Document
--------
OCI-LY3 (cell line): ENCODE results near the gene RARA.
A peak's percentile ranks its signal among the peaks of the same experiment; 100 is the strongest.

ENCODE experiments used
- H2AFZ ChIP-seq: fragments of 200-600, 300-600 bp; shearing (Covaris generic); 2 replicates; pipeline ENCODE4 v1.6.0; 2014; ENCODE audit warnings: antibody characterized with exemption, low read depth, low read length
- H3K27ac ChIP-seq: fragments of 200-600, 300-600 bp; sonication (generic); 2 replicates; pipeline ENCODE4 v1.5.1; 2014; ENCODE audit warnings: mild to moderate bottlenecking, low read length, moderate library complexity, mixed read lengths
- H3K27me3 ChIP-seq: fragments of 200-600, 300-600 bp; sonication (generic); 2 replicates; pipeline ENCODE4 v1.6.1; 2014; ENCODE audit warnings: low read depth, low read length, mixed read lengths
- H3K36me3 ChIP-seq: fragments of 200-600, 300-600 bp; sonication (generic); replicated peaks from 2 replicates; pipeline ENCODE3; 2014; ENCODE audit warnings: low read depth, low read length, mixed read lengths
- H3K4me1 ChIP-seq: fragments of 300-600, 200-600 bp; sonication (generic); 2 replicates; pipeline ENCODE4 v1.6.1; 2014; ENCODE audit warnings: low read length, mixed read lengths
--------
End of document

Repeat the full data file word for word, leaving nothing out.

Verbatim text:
OCI-LY3 (cell line): ENCODE results near the gene RARA.
A peak's percentile ranks its signal among the peaks of the same experiment; 100 is the strongest.

ENCODE experiments used
- H2AFZ ChIP-seq: fragments of 200-600, 300-600 bp; shearing (Covaris generic); 2 replicates; pipeline ENCODE4 v1.6.0; 2014; ENCODE audit warnings: antibody characterized with exemption, low read depth, low read length
- H3K27ac ChIP-seq: fragments of 200-600, 300-600 bp; sonication (generic); 2 replicates; pipeline ENCODE4 v1.5.1; 2014; ENCODE audit warnings: mild to moderate bottlenecking, low read length, moderate library complexity, mixed read lengths
- H3K27me3 ChIP-seq: fragments of 200-600, 300-600 bp; sonication (generic); 2 replicates; pipeline ENCODE4 v1.6.1; 2014; ENCODE audit warnings: low read depth, low read length, mixed read lengths
- H3K36me3 ChIP-seq: fragments of 200-600, 300-600 bp; sonication (generic); replicated peaks from 2 replicates; pipeline ENCODE3; 2014; ENCODE audit warnings: low read depth, low read length, mixed read lengths
- H3K4me1 ChIP-seq: fragments of 300-600, 200-600 bp; sonication (generic); 2 replicates; pipeline ENCODE4 v1.6.1; 2014; ENCODE audit warnings: low read length, mixed read lengths